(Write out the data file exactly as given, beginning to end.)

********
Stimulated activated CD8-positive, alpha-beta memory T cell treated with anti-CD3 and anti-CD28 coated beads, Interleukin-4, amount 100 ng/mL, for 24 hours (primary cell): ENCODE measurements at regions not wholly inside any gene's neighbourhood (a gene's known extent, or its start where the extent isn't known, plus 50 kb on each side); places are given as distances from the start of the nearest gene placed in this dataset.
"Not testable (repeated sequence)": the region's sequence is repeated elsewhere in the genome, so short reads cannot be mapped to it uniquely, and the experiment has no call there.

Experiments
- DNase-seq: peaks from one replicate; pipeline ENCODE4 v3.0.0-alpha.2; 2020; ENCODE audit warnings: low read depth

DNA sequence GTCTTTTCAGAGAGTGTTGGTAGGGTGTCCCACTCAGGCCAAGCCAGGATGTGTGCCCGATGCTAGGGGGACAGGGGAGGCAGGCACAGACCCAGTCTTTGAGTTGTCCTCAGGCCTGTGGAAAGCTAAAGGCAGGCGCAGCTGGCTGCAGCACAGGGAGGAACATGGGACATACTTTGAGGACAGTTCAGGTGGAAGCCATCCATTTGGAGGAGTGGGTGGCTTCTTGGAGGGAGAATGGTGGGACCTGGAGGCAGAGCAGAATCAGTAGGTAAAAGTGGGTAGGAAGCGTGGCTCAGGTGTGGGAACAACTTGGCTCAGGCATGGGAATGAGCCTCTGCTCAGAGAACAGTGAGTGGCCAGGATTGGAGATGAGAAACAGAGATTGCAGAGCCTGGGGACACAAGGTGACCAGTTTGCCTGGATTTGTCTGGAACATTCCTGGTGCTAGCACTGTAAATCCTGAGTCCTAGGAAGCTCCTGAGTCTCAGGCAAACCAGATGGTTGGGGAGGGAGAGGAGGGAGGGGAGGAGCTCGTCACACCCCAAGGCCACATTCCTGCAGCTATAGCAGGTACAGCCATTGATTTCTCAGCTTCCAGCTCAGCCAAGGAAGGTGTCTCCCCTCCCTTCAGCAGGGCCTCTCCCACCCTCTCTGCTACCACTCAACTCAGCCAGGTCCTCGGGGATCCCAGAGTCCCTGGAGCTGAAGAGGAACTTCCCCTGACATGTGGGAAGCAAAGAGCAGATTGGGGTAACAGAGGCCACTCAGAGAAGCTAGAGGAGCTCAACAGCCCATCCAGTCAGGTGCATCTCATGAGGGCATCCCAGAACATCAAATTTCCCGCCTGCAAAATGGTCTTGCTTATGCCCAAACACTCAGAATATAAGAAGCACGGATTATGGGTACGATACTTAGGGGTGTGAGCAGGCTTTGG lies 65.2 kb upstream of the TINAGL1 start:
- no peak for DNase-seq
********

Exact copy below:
Stimulated activated CD8-positive, alpha-beta memory T cell treated with anti-CD3 and anti-CD28 coated beads, Interleukin-4, amount 100 ng/mL, for 24 hours (primary cell): ENCODE measurements at regions not wholly inside any gene's neighbourhood (a gene's known extent, or its start where the extent isn't known, plus 50 kb on each side); places are given as distances from the start of the nearest gene placed in this dataset.
"Not testable (repeated sequence)": the region's sequence is repeated elsewhere in the genome, so short reads cannot be mapped to it uniquely, and the experiment has no call there.

Experiments
- DNase-seq: peaks from one replicate; pipeline ENCODE4 v3.0.0-alpha.2; 2020; ENCODE audit warnings: low read depth

DNA sequence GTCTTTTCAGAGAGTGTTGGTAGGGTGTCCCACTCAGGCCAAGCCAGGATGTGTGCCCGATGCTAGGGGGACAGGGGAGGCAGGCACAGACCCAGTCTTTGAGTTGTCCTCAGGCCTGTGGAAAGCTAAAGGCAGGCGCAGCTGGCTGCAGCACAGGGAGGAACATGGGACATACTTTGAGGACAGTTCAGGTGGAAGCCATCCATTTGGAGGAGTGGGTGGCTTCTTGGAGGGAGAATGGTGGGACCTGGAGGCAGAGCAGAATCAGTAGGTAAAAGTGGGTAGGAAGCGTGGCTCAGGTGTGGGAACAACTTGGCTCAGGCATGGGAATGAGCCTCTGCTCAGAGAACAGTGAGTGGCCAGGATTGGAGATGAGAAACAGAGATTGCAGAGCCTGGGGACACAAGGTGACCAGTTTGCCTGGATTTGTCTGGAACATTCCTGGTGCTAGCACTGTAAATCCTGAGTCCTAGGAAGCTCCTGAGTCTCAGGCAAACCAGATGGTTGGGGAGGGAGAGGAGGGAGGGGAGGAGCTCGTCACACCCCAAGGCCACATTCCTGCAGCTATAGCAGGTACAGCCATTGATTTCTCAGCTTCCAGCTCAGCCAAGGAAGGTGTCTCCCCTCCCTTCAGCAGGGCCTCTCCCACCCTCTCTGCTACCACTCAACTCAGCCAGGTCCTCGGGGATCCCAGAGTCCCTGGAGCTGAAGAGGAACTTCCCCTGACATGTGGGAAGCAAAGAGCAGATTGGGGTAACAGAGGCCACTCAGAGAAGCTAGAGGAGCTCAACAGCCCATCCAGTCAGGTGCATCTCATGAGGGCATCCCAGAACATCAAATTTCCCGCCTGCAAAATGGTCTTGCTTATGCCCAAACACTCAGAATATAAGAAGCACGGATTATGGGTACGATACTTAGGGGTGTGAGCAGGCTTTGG lies 65.2 kb upstream of the TINAGL1 start:
- no peak for DNase-seq